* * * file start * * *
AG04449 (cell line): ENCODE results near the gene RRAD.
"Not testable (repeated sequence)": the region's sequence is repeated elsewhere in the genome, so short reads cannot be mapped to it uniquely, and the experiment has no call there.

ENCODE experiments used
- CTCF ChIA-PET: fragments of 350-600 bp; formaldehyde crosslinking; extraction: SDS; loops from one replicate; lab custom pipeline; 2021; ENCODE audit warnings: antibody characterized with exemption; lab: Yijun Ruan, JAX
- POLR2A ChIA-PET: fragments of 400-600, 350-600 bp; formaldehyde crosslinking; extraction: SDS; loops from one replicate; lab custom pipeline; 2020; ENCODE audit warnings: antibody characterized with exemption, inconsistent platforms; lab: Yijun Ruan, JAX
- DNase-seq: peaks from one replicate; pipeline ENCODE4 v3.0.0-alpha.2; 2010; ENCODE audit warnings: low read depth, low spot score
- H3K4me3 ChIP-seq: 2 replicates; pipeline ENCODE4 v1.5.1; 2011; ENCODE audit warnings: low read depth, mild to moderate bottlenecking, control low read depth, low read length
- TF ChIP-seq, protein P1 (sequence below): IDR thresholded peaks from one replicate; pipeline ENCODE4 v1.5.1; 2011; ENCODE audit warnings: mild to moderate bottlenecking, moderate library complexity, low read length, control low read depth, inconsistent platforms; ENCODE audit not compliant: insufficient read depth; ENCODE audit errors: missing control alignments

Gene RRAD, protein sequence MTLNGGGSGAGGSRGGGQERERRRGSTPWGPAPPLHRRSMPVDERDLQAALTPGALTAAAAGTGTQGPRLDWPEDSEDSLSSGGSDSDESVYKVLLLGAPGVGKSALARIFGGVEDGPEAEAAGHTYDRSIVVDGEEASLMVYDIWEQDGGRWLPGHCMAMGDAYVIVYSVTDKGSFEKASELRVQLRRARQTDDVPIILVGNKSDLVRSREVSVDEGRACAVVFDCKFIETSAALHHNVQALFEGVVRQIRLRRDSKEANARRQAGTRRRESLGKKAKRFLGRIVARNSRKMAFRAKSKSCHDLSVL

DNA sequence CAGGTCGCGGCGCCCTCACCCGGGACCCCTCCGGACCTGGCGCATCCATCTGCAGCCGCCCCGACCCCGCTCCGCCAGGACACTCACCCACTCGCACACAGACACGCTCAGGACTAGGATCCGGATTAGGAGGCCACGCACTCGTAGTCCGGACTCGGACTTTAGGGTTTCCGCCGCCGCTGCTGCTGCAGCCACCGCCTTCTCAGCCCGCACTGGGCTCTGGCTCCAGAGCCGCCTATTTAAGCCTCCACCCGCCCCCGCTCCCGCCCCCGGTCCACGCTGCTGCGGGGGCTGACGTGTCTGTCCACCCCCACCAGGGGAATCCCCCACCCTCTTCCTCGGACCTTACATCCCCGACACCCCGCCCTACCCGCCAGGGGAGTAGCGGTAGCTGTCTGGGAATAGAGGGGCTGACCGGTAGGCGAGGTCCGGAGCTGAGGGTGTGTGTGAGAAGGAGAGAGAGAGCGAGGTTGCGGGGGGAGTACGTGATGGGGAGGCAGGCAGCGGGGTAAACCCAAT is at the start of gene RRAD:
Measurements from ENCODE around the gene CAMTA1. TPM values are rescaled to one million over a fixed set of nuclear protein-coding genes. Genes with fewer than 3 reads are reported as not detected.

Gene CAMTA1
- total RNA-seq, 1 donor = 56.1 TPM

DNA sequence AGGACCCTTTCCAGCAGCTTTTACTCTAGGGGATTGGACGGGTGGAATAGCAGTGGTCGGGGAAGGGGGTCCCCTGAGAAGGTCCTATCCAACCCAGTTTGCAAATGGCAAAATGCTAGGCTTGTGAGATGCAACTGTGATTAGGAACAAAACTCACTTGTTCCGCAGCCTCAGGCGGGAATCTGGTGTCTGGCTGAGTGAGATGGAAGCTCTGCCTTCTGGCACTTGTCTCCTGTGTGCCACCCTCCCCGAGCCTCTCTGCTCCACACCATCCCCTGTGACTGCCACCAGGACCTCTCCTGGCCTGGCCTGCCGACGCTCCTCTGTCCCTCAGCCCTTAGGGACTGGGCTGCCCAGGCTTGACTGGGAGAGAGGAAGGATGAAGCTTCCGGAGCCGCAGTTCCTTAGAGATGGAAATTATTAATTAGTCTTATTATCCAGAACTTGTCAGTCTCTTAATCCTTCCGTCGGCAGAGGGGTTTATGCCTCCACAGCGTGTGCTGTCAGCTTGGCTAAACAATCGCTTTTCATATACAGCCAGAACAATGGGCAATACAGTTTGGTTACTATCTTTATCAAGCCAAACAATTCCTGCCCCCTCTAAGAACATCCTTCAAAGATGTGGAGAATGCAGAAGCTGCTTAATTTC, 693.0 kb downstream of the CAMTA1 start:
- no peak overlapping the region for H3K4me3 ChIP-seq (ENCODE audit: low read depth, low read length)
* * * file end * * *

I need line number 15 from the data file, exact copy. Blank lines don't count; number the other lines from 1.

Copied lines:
- no peak overlapping the region for H3K4me3 ChIP-seq (ENCODE audit: low read depth, low read length)